Written by Julie Balloo


Too vintage for vintage?

Lifelong fan of retro fashion Julie Balloo ponders the theory that a woman should never wear the clothes of her youth.

Julie Balloo

Julie in one of her vintage outfits.

I have loved vintage clothes ever since, aged three, I was given access to the ‘dress-up box’ and proceeded to parade about in my mother’s stilettos and my granny’s old petticoats.

Old clothes became a window to the past for me. I was always a very imaginative little girl and the dress-up box became my own personal time machine.

When I was about six the old lady who lived up the road, and who always looked 95, gave me a black velvet cloak circa 1890 she had worn as a girl. I wore it well into my teens.

When our high school threw a 50s ball in the mid-70s, I was elated that my mum had kept her gowns from the period and made sure I told everyone who would listen that my steel blue satin dress with starched petticoat was an original and MORE THAN 25 years old.

When I inherited a silk Hawaiian shirt all the way from Hawaii, a gift to my mother from one of her many flamboyant single male friends in the 50s, I lived in it until it literally fell apart sometime in the early 80s.

I bought 30s nightgowns in the late 70s and dyed them black and wore them with Doc Marten boots. I haunted vintage shops and snapped up delicious bargains such as an early Bakelite handbag, a 30s black silk dress, a gorgeous Holly Golightly broad-brimmed black hat and a 20s embroidered silk kimono, which was often worn clubbing during my faux-Shanghai period.

Back in the 80s my flatmate and best friend Angie and I would set ourselves the Saturday challenge. We’d head to Camden Market with just a fiver and buy ourselves a complete outfit to wear out clubbing that night. This was before the market was a victim of commercialism and there were some amazing and unique vintage opportunities up for the taking. Angie always won, which is why these days she runs a very successful vintage clothing store of her own.

I incorporated vintage into major events in my life. Sixties white patent leather laced boots at my wedding, a 50s corseted black dress with fake (I hope) rabbit fur décolletage for my mother’s funeral. I continued to pop into shops and fairs for various treasures until I hit 40, then something stopped me. I had Vintagephobia!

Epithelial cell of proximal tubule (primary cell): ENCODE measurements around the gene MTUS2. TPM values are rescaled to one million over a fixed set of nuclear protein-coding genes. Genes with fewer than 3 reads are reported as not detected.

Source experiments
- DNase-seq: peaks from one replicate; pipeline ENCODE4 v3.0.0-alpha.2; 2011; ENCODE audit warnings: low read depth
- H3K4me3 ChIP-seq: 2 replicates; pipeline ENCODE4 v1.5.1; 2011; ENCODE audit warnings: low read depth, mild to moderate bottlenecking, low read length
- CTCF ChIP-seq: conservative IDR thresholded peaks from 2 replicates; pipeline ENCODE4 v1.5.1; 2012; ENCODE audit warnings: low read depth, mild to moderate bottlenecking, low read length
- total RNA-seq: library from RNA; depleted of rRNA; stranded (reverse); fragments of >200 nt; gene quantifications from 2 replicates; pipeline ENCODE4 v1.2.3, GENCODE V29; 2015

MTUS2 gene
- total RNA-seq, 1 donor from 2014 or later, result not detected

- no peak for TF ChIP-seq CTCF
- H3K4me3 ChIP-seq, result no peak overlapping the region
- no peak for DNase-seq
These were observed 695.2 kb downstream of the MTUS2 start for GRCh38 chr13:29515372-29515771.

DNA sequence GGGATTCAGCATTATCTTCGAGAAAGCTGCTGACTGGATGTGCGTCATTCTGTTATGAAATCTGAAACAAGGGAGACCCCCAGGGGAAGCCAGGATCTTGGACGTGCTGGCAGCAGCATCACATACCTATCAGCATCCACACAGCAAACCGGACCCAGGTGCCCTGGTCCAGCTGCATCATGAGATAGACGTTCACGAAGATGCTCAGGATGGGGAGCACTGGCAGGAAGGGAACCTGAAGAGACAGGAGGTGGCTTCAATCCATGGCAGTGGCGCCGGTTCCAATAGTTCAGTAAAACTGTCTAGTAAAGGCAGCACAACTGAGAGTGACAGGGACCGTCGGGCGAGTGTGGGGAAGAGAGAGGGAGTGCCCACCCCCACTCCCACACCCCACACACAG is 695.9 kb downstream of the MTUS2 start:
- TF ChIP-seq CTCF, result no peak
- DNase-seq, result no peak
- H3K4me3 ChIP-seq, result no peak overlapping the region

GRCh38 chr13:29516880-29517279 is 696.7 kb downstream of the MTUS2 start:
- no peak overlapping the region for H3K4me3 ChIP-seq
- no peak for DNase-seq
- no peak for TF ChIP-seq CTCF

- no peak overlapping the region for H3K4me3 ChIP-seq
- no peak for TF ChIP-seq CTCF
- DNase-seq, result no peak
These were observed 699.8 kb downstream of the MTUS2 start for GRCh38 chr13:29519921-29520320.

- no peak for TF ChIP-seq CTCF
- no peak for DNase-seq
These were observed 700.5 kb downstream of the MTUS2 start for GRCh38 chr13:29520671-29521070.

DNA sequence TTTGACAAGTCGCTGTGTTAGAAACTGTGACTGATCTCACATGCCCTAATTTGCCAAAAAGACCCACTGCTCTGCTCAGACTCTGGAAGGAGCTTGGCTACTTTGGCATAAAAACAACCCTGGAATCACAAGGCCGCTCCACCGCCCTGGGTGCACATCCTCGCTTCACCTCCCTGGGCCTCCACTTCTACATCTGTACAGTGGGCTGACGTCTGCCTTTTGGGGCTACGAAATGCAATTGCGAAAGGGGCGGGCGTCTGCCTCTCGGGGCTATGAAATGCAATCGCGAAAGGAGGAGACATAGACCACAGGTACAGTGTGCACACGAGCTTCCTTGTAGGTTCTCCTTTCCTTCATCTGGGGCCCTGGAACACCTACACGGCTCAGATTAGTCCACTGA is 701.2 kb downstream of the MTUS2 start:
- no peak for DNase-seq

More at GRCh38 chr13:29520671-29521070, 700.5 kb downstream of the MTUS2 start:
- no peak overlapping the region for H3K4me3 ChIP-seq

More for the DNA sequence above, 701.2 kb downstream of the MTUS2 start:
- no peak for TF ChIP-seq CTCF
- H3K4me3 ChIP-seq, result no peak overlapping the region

“I don’t plan on sashaying through Hackney dressed in a crinoline looking like Aunt Pittypat from Gone with the Wind, just a simple late-40s pencil skirt teamed with matching jacket. Where’s the harm?”

Apparently there is a saying that when a woman gets older she should no longer wear clothing from the decade of her youth. (Although we baby boomers are living longer and that word youth is ever-expanding.)

I assume by youth it means my 20s. So no worries then. I was in my 20s during the unforgiving 80s which I think we can all agree was the fashion no-go area of the last 500 years. Everything was hideous, apart from a glimmer of hope from the New Romantics. I didn’t mind the shoulder pads as they were a nod to the 40s, so almost vintage to me. As a dancer/aerobics freak I already had a stash of leggings, headbands and legwarmers which meant the Fame/Let’s Get Physical style was simply an extension of my exercise regime back then.

But lately, now I am in my 50s, I have been lured back to vintage. It’s nothing to do with the economy as good vintage is pricey but my age dilemma is worse than ever.

I recently overheard a woman in her 60s remarking at a vintage fair that at her age if she were to don a kaftan she would be sectioned. “I’d look like a mad old bat!” she exclaimed. And, though the sales assistants tried to dissuade her, I just nodded. She caught my eye and we both appeared wistful for a moment. Yes, mad old bat-tery is a difficult habit to break.

But what if you do it with aplomb? Be confident in knowing you may look a bit daft but at least you’re stylish. I don’t mean the old lady purple hat syndrome, though I did actually recently purchase a divine purple hat to go with a moss crêpe item from the 40s.

vintage pink satin skirtI have decided if it suits me and the clothes are still in good nick, so what? As long as it’s not too theatrical; I don’t plan on sashaying through Hackney dressed in a crinoline looking like Aunt Pittypat from Gone with the Wind, just a simple late-40s pencil skirt teamed with matching jacket. Where’s the harm?

On the plus side, I have now reached the age when my clothes from my youth are considered vintage, so with no daughters to hand down to I am selling them on. Out came the 70s flared jeans and suede fringed bag, my mother’s 60s net swimsuit, the glorious chandelier earrings from the 80s and everything else I have ever collected that is still in one piece. Off they went to be sold on at the designer vintage stores that have appeared all over London.

So, I am getting good prices for an honest day’s work and am I spending my earnings on cheap tat from Primarni? Hell no – back over the counter it goes as I leave with yet another gorgeous outfit from a former decade.

Vintage, I salute you. Quality clothes will outlive your average woman and this is how it should be.

My local vintage is shop is here http://retrouvevintage.co.uk/
My friend Angie’s shop is here https://www.facebook.com/reuzevintage


  • googleplus
  • linkedin
  • rss
  • pinterest

Written by Julie Balloo

I am a former standup and now write stories and stage/radio scripts. My long- time collaborator is Jenny Eclair.